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New nurse-led prison health service launched in Surrey

A dedicated healthcare service to support prisoners who have a learning disability has been launched across Surrey’s four prisons.

The new learning disability prison liaison service will operate in HMPs Send and Coldingley, in Woking, and HMPs Downview and Highdown, in Sutton, to ensure that prisoners who have a learning disability are given the right support.

The service, being run by Surrey and Borders Partnership NHS Foundation Trust, is thought to be the first county-wide service of its kind in England and Wales within both male and female prisons.

Stephen Haynes, who has worked as a nurse in Surrey’s learning disability services for the past 17 years, is leading the new service.

He will work closely with prison staff, and other healthcare professionals – both in the prison and in the prisoners’ local area – to ensure that people are identified for additional support, that they can access services while they are in prison and continue to receive support after their release.

This includes developing additional training for prison staff and resources such as “easy-read” leaflets for offenders plus support to take part in activities and therapies designed to rehabilitate prisoners and make them less likely to re-offend once they have been released.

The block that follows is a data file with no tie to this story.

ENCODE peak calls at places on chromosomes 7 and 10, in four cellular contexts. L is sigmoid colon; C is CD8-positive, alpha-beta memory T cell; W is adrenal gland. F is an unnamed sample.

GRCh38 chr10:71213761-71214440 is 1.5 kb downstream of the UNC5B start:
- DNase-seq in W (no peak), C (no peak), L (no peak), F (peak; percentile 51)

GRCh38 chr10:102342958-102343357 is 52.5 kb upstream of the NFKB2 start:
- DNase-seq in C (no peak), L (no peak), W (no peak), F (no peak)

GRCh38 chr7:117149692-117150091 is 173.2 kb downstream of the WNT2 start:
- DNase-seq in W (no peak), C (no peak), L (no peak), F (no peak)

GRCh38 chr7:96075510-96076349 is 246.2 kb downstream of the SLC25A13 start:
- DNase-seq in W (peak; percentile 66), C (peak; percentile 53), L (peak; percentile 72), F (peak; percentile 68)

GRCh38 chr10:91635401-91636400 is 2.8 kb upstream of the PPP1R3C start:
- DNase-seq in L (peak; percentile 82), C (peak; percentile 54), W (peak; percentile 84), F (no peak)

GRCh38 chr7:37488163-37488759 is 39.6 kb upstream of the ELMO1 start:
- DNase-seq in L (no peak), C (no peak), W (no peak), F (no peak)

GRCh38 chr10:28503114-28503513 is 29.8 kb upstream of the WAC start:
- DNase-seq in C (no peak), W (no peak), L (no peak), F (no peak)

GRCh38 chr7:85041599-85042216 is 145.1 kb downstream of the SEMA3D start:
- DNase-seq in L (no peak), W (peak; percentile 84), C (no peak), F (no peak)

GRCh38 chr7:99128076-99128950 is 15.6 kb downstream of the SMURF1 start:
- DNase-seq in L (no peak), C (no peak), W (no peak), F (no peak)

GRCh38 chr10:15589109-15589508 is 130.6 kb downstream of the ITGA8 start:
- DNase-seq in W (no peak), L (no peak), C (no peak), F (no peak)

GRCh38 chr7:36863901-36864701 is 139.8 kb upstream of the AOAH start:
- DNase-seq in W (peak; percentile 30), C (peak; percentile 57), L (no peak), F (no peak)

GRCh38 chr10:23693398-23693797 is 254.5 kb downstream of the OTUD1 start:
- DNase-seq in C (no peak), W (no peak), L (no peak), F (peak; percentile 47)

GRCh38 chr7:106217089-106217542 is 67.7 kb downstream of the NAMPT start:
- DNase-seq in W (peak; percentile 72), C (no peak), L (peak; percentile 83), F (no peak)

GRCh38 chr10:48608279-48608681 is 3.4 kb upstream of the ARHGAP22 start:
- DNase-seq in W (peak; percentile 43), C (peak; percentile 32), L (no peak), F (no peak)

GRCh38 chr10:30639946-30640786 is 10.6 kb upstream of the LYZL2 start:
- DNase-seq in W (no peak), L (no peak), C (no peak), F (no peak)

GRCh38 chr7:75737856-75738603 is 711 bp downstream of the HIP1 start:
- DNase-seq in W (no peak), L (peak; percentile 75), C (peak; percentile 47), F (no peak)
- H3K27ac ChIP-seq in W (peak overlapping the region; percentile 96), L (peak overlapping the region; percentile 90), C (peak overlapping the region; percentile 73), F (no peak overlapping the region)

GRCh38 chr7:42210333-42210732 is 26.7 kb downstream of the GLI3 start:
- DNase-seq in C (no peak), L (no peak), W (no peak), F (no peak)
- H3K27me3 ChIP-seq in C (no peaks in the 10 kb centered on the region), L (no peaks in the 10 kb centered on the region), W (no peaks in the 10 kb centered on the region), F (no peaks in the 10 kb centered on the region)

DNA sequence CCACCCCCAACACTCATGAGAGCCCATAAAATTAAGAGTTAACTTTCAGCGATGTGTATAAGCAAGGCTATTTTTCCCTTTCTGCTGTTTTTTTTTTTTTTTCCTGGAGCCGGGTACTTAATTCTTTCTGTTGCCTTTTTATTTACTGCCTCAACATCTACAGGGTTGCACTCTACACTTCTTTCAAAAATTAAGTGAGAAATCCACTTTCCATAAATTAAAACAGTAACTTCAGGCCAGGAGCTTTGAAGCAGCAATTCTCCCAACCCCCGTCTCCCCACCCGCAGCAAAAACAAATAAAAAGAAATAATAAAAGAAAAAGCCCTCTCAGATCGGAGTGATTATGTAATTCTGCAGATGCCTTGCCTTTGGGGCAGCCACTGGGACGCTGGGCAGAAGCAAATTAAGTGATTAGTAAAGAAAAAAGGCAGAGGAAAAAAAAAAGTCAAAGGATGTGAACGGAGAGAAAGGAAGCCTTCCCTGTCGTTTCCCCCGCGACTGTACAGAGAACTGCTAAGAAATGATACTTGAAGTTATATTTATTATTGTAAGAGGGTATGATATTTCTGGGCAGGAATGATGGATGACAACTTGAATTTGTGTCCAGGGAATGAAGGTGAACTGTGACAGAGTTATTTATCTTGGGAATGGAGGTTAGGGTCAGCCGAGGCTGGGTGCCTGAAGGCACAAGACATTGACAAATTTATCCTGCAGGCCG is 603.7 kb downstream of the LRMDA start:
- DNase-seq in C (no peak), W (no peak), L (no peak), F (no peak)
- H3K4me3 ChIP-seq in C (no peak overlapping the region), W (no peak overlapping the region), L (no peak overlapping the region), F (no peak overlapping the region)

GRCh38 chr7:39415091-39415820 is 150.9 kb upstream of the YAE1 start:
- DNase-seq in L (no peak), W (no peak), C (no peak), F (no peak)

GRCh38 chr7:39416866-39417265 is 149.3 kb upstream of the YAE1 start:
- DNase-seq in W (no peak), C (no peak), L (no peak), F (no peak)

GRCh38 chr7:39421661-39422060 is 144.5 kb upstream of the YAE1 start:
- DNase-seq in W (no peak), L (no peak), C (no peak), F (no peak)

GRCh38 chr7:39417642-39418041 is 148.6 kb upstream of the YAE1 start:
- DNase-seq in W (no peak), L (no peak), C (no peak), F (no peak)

Mr Haynes: “General healthcare and specialist mental health services have long been established within the prison system but there are very few prison in-reach healthcare services offering specialist support to people who have a learning disability.

“I’m really excited about the new role. This is one of only a handful of similar services in England which will be a great opportunity to make a difference to many peoples’ lives and help carve out a completely new area of expertise.”

Jo Young, director of operations at Surrey and Borders Partnership NHS Foundation Trust, said: “One of our first tasks is to investigate the level of support that is required so we are piloting a new assessment tool across these four prisons.

“An IQ of less than 70 is a strong indication that a person either has a learning disability or needs additional support with daily living and communication skills but our assessments will take into account a variety of factors that may affect an individual’s ability to make informed decisions.”

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